This opinion breaks no new ground, but, rather, reaffirms in slightly stronger and more clear terms, how a court might view computing the time allowed for the homeowner to sue the carrier. There has been discussion, in prior decisions, regarding an insured’s reasonable expectations, when the insurance carrier either doesn’t respond to the insured within the limitation period or provides an equivocal response – without specifically addressing whether additional monies will be paid out under the policy.

This opinion provides some guidance in that regard. The bottom line is that insureds should be diligent about putting the carrier on notice of a claim, in timely presenting proofs, and by filing suit promptly against the carrier, if necessary, to avoid statute of limitation bars. Similarly, insurance carriers must be prompt in their responses and definitive, regarding payment of claims, so that everyone knows what to expect in terms of time limitations.

Insureds filing a fire loss claim against their homeowner’s insurance carrier for property damage and loss of personal property must not conceal or misrepresent any material fact or circumstance in presenting the claim.

In a recent unreported Appellate Division case in New Jersey, Masaitis v. Allstate, plaintiffs (the homeowners) sued Allstate for significant fire loss damages to property and contents. Allstate counterclaimed, alleging that the plaintiffs misrepresented their losses in making the claim. Although Allstate also alleged arson, that issue was considered and rejected by the jury, who concluded Allstate had not proven the plaintiffs committed arson. Regardless, the jury was very skeptical about the proofs presented by the plaintiffs, and held that the plaintiffs fraudulently claimed loss of items they could not prove they had ever owned, let alone had lost in the fire.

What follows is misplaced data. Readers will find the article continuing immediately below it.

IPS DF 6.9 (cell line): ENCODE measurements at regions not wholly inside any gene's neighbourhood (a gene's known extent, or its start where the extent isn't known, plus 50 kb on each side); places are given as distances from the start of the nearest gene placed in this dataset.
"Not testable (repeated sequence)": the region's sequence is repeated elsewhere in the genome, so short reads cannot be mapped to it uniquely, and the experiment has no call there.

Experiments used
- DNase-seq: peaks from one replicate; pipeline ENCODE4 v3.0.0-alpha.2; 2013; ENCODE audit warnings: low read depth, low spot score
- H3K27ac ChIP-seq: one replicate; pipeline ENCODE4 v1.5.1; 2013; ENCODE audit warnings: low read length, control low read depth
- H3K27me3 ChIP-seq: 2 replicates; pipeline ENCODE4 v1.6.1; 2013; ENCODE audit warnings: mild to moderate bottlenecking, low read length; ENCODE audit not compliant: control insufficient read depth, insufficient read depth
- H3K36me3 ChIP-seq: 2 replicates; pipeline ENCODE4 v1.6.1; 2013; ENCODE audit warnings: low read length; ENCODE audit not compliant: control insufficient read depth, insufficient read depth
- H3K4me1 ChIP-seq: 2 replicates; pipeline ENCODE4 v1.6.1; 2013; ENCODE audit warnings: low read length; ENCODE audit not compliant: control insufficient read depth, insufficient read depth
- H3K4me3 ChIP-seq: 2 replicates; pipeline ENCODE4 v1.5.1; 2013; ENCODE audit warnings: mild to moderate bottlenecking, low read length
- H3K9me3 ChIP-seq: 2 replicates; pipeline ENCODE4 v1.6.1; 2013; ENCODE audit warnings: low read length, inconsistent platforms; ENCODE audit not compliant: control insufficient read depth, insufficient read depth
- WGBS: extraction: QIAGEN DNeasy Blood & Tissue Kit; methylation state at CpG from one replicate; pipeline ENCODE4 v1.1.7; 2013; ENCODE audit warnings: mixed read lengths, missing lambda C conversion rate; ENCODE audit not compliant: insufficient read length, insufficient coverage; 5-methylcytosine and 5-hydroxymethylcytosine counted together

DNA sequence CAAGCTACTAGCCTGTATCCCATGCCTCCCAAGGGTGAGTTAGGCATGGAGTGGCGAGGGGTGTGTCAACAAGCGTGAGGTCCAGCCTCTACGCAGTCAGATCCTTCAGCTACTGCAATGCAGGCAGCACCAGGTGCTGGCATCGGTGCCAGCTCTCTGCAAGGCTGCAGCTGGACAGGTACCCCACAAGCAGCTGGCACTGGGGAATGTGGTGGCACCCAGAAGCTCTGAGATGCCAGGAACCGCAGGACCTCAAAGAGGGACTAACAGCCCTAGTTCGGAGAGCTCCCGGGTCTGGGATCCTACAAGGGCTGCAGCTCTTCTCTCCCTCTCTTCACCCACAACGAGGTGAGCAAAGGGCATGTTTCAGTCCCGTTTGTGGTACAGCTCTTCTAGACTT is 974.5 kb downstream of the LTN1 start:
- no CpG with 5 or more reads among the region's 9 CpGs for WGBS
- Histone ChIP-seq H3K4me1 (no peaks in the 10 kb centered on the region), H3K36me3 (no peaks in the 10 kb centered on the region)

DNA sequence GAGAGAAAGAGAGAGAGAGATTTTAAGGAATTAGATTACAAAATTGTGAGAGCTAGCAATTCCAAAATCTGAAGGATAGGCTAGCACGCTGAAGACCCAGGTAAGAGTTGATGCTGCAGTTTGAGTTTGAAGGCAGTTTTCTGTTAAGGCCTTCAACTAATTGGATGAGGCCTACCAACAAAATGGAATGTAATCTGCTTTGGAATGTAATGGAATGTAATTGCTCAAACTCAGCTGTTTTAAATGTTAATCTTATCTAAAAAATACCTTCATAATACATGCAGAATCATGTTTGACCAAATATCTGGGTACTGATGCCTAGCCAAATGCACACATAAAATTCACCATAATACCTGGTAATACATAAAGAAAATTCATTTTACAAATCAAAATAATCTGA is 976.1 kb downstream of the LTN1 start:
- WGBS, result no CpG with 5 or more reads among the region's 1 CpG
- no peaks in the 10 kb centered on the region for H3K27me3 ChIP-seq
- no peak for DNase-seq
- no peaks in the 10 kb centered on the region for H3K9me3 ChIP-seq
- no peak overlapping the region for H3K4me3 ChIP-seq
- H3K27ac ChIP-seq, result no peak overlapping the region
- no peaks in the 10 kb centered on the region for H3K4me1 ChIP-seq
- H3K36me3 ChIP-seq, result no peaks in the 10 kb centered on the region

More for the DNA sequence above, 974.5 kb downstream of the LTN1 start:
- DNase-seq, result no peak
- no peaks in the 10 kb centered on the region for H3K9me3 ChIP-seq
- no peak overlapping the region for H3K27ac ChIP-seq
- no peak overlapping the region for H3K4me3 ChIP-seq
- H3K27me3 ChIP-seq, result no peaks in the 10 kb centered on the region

Although the fire marshal concluded the cause of origin could not be determined, there were apparently substantial proofs submitted to the jury, challenging the plaintiffs’ credibility regarding motive – based, in part, on their pets, vehicles, and expensive items of personal property, having been removed from the property prior to the fire and having presented conflicting testimony regarding at least one of the plaintiff’s whereabouts at the time of the fire.

Ultimately, the homeowners were found to have violated a New Jersey statute, which allows an action by an insurance carrier, against someone who knowingly files a statement of claim containing any false or misleading information. If the insurance company can prove a claim under the statute, they are entitled to reasonable investigation expenses, costs of suit and attorneys fees. Here the jury awarded over $800,000 to the insurance company.

The take away is that insureds must be honest in presenting claims to the insurance carrier following a property casualty loss. Often insureds are traumatized; the fire loss scene is chaotic; and proofs are hard to come by, depending upon the seriousness of the damage to property and the ability to reconstruct damaged items after the fact.